I have recounted my experiences with Wikipedia (here, here and here) and continue to monitor and edit some of its entries. Although I understand and appreciate Wikipedia's Neutral Point of View policy, it allows for some clashes over issues that should not be seriously disputed. For example, regarding the Jesus Myth entry I expanded, the entry has gone back and forth over whether the group of scholars who advocate the Jesus Myth is "small." This is so obviously true that only hardcore proponents of the Jesus Myth would deny it (and even most of them will concede the point). Still, some Wikipedians hid behind the "Neutral Point of View" policy to justify their repeated efforts to remove the offending "small" description. Clearly, such gamesmanship can be problematic for Christians because many of the articles that may interest us are going to be the result of tugs-of-war between skeptics and Christians. I still like to check Wikipedia out and taste the different points of view, but I am glad to have discovered an alternative.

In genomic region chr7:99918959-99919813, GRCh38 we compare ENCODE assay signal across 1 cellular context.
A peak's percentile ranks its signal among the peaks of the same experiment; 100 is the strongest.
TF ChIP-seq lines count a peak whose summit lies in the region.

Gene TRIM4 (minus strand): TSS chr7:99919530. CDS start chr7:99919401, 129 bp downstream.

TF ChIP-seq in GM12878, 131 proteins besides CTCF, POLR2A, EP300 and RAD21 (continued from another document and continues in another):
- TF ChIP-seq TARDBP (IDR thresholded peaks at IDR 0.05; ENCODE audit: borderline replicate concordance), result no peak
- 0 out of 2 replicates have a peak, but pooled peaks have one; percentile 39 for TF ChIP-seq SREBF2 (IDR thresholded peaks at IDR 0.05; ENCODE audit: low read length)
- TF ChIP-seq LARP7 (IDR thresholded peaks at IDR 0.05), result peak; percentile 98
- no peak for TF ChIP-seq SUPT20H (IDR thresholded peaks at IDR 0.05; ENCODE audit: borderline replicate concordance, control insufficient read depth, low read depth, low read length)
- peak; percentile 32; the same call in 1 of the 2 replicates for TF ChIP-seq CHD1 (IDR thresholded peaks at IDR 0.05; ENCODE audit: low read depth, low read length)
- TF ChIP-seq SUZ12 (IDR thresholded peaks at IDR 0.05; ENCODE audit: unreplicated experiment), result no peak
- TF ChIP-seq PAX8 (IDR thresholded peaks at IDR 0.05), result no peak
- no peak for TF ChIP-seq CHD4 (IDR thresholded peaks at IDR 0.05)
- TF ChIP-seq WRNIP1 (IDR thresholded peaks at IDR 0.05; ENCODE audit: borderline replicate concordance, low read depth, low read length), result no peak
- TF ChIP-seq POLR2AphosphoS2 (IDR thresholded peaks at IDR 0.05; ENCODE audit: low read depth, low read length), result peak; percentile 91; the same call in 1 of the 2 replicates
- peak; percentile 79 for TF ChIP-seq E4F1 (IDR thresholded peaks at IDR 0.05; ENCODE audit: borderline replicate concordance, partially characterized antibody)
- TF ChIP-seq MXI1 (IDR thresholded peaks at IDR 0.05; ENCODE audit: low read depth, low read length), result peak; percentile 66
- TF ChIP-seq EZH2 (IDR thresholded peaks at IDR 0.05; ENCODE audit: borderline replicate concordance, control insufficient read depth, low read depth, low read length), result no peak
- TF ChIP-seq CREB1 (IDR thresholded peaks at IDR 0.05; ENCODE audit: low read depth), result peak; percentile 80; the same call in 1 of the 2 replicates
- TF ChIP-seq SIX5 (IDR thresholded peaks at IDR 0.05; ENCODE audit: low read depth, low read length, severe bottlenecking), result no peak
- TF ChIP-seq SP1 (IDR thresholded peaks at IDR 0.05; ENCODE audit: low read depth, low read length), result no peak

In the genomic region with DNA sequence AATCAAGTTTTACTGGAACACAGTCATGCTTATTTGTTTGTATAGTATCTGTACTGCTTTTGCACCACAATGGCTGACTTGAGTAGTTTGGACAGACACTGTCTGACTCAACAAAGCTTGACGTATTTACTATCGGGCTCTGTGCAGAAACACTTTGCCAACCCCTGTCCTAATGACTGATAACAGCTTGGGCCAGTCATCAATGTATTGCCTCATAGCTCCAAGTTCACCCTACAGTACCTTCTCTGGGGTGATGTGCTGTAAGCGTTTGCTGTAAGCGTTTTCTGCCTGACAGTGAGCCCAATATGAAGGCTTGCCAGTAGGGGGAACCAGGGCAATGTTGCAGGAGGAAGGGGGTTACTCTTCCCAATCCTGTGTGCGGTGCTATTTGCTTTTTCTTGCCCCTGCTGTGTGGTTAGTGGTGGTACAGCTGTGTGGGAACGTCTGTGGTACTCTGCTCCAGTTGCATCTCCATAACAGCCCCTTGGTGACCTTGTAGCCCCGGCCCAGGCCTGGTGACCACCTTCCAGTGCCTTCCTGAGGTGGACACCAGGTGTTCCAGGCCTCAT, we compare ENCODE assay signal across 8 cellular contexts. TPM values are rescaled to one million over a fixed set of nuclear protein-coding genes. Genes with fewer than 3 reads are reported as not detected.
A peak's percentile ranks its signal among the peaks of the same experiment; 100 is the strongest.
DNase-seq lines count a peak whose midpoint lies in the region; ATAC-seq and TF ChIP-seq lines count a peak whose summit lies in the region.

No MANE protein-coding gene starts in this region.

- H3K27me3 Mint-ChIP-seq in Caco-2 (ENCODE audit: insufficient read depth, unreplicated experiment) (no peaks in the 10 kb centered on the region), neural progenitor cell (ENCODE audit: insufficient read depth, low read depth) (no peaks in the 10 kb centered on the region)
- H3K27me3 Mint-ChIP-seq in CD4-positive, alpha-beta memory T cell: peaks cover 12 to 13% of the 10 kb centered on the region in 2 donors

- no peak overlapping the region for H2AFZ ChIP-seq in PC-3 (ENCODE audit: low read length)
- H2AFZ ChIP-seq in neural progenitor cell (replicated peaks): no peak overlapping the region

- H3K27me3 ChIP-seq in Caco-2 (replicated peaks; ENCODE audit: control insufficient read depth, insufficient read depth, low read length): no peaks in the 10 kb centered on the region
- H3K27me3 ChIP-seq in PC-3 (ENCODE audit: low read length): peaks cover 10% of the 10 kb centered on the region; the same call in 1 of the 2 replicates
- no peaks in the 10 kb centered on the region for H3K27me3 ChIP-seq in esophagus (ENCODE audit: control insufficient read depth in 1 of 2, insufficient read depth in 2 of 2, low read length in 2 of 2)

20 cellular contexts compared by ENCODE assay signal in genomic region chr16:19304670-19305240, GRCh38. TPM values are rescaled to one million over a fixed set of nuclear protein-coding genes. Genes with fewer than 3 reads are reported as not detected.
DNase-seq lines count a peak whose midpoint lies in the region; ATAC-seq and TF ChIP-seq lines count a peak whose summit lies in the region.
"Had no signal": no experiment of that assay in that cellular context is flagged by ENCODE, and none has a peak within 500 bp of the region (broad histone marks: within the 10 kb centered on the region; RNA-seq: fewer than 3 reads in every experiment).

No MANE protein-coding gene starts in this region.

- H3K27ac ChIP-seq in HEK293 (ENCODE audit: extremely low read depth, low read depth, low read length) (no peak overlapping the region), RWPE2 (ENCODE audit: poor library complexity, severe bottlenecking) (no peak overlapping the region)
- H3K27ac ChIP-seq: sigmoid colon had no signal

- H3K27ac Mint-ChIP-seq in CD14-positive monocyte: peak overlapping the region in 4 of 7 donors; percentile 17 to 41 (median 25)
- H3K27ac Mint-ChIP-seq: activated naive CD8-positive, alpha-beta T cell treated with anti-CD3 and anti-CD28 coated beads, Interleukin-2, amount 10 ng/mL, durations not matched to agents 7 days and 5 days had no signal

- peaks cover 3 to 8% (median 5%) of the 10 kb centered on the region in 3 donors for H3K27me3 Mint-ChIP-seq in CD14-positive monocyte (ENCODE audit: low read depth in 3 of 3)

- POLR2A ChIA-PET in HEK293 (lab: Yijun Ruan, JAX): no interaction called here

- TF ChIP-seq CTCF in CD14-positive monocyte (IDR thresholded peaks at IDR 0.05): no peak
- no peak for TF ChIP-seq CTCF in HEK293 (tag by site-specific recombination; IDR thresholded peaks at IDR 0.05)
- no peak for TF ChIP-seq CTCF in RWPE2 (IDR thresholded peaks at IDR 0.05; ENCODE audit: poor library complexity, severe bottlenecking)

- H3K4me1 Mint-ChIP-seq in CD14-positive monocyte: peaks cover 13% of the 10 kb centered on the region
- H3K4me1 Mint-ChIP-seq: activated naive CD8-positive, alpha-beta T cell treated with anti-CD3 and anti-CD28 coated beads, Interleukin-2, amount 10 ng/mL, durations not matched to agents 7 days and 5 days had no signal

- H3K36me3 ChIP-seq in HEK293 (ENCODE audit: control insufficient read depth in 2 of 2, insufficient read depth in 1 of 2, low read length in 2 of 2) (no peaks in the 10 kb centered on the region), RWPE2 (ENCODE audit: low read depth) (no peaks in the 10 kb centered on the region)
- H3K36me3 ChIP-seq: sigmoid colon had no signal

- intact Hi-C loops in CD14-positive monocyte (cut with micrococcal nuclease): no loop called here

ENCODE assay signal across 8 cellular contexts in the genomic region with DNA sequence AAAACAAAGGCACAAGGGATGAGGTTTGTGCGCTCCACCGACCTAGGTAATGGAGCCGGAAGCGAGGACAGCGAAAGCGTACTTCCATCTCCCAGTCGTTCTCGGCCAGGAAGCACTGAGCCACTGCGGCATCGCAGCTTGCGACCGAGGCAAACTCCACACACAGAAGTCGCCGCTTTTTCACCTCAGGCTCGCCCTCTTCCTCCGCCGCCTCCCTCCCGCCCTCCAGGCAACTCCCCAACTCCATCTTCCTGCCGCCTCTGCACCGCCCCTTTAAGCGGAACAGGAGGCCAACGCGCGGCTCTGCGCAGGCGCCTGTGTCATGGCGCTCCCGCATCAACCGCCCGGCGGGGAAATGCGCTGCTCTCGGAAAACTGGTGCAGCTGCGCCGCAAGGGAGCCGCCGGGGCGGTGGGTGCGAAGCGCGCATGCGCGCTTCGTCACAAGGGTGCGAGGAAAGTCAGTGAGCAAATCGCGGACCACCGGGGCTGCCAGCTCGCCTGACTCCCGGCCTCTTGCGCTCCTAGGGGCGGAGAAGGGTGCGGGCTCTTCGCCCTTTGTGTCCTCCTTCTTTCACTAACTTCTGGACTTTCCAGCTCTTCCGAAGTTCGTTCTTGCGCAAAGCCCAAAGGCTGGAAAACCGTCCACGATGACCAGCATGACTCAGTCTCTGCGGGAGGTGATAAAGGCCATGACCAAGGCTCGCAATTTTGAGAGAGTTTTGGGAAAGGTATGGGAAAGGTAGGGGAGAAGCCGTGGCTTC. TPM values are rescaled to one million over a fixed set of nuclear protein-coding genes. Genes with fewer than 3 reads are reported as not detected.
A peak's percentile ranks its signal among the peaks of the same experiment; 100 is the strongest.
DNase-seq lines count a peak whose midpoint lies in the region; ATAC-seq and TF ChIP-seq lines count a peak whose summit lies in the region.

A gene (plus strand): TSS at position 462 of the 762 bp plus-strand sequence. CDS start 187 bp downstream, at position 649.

Today I ran across Theopodia, a Christian-oriented wiki site. The format and functions are much the same as Wikipedia, but the articles are from a Christian perspective. It its own words:
Theopedia is a new, yet growing, online encyclopedia of Christianity. Theopedia uses Wiki technology, which is essentially a community driven information management system. Registered users of our community add and edit articles and refine their information and presentation. This results in a network of interconnected pages, constantly being refined and updated. Please join us. The Theopedia owner and administrator is Aaron.
It has some well-written articles, though its present strength seems to be on issues theological and in biographies. The historical and apologetics angles require some development, with a need for more fleshed out articles on each book of the Bible. Started in June 2004, Theopedia has over 1,000 articles. It looks like a project worth checking out and one to which it would be worth contributing.
Update: Check out this recent NY Times article about problems on Wikipedia.